Contested Probates

Posted 14 October 2021 by Eleanor Russell

Losing loved ones is difficult enough without the worry as to how their estate is being handled. Unfortunately, disputes over wills and inheritance seem to have increased as families have become more diverse and complicated. These disputes are classed as contentious probate in the UK and cover a wide range of claims such as the validity of a will, testamentary capacity, inheritance act claims (for example the will didn’t leave you what you feel you deserved or were promised), mismanagement of the estate and disagreements between beneficiaries to name but a few...

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Some common misconceptions about divorce and separation

Posted 01 July 2021 by Dawn Pennell

You can have a ‘quickie’ divorce – even with co-operation between spouses the divorce process is likely to take five or six months to complete and longer if one party objects.I have a ‘common law marriage’ because I have lived with my partner for more than two years – this is not the case.  What you are legally entitled to if your marriage breaks down will be very different from your entitlement if a cohabiting relationship comes to an end.A Court will always say that children should live with their mother – parents have equal rights in relatio...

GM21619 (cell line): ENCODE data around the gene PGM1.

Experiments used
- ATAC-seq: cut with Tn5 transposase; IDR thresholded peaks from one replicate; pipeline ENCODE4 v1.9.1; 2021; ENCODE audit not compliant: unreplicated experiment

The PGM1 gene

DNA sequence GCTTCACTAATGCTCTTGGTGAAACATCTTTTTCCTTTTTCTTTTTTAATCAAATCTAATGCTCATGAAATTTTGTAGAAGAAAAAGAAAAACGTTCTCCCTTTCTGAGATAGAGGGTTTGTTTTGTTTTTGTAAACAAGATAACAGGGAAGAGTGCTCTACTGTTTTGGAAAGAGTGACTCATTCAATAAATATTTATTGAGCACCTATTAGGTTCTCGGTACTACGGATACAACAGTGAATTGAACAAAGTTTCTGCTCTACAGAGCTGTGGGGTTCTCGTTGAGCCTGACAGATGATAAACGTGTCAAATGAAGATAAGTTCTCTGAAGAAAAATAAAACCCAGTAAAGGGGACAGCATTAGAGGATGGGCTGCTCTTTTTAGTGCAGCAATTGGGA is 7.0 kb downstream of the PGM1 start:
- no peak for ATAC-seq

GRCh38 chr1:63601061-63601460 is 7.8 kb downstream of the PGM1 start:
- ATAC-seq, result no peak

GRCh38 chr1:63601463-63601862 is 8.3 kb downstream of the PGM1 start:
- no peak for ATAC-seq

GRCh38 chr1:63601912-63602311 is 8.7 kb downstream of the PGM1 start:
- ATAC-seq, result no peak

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The Family Mediation Voucher Scheme

Posted 09 June 2021 by Dawn Pennell

In March 2021 the Ministry of Justice launched a voucher scheme which provides a contribution of up to £500 towards the costs of a couple attending mediation.  One million pounds was made available to the Scheme which means 2000 families will benefit from it.  This is an attempt to support people in resolving their family law disputes outside of the Court arena.  Family mediation is a process where a trained independent person helps a couple to work out arrangements following their relationship break down.   Matters relating to finances, children or property ...

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Is the "blame game" about to finally end?

Posted 08 June 2021 by Dawn Pennell

Is the “blame game” about to finally end? At present couples need to demonstrate that their marriage/civil partnership has irretrievably broken down and they are forced to blame each other for the breakdown by saying that their spouse/civil partner has behaved unreasonably, has committed adultery (only in relation to marriages) or deserted them unless they prove that they have lived apart for two years with the other’s consent or five years without that consent. The Divorce, Dissolution and Separation Act 2020 has been passed which will change that.  The sole ground...

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